Using Drains and Sewers
As you might expect of the UK’s leading specialist, we’re well versed in the art of drainage, whatever the question. And we’re more than happy to share our expertise by offering help and advice to our customers.
Of course, there are times when we may not be the best people to speak to. But you can be sure we know someone who is. And we’re likely to be in close touch with other relevant agencies, such as government departments, and the water and sewerage companies, so will point you in the right direction.
If you have a problem with blocked drains, obviously Lanes is your first port of call. We’ll ask you for detailed information and explain what needs to be done, when and by whom. If there’s an issue with ownership, and you’re not sure whether it’s your sewer or the responsibility of your utility company following changes introduced by the Private Drains and Sewers regulations in 2011, we’ll help with that too. For useful information, along with full details of all the local water and wastewater suppliers in England and Wales (www.ofwat.gov.uk). Scotland is served by Scottish Water.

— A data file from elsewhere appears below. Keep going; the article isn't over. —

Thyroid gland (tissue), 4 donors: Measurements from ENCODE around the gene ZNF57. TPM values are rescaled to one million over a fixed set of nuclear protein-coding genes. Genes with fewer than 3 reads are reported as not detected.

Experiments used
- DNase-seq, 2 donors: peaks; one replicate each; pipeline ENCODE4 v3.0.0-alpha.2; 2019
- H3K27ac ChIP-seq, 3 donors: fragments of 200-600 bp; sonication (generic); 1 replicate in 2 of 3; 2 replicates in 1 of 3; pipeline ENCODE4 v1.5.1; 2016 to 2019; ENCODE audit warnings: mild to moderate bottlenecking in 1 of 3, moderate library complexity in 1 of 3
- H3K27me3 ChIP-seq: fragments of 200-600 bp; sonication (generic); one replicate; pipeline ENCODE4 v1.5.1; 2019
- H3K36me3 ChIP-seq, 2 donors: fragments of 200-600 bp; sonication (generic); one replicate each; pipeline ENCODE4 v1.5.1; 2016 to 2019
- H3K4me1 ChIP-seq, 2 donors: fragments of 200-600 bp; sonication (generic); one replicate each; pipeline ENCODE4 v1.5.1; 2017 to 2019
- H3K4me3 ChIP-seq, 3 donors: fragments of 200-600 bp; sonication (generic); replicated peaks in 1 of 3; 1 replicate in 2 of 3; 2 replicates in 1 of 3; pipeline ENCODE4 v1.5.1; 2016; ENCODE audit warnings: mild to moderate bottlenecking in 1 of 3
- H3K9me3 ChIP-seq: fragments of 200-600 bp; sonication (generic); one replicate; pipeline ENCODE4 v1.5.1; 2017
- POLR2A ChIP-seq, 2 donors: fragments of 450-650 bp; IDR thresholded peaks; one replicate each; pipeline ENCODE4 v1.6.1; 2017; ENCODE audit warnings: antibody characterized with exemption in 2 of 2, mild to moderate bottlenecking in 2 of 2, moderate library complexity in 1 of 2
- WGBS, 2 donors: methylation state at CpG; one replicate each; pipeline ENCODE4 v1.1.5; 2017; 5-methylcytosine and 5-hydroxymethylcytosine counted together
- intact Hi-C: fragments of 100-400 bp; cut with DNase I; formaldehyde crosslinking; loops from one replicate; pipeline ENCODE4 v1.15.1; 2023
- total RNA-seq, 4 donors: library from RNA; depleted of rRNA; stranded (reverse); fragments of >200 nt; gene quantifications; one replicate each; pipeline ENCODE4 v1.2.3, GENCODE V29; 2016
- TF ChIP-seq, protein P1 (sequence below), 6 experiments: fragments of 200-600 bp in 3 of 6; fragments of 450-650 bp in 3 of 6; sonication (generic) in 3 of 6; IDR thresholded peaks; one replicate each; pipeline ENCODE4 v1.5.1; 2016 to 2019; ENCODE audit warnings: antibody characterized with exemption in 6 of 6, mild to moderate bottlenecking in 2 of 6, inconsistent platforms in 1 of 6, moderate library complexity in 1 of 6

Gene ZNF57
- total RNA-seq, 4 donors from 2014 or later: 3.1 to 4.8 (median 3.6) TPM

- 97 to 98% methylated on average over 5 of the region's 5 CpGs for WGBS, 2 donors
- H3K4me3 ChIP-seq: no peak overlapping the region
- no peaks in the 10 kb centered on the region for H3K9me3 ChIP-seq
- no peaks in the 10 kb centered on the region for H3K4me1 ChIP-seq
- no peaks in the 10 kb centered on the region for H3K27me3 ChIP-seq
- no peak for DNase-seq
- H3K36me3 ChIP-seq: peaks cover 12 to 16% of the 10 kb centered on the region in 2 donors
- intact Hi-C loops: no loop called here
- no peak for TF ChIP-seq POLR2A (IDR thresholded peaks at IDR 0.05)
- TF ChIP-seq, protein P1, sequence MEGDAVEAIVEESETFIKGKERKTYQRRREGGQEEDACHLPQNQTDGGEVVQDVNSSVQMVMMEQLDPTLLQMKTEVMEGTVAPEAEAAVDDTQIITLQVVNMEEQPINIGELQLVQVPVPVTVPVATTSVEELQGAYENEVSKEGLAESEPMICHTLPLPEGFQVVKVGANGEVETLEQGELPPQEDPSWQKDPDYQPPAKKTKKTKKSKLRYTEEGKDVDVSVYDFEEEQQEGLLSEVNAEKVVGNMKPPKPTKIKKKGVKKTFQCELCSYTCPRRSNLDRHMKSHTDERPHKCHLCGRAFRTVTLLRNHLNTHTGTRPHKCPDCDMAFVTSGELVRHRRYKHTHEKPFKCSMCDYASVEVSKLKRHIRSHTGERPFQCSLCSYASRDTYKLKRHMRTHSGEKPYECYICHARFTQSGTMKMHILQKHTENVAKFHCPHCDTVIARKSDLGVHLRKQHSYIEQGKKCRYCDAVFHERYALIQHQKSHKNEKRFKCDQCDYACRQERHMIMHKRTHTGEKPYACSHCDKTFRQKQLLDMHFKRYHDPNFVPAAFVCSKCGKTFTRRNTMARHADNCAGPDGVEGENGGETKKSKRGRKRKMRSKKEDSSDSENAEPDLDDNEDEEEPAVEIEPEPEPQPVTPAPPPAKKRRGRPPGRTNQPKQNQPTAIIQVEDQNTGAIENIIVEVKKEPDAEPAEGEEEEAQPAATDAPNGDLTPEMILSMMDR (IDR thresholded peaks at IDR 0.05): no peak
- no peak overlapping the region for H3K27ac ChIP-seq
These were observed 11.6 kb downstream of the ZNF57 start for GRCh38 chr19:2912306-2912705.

If you’re worried about severe weather, the Environment Agency (EA) offers a flood warning service (www.environment-agency.gov.uk). You can follow the EA on Twitter (@EnvAgency) too, where there are also regional options, including posts about what they’re actually doing as they tweet. Sign up for a free service which will send warnings direct to your mobile, email, fax or pager — particularly useful if you live near or in a flood risk area.
Check out the Meteorological Office (www.metoffice.gov.uk) for five-day forecasts as well as information and tips on keeping one step ahead of the weather. Obviously the Met Office routinely issues warnings and an app lets you check out the forecast on the move.
DEFRA, of course, carries data about flooding (www.defra.gov.uk). And, if you are thinking of travelling, check out: The Highways Agency’s weather watch, specifically aimed at helping you plan your journey.
Finally, you’ll find flood alert news on our own twitter feed (@LanesForDrains) with regular re-tweets of pertinent information direct from the above agencies.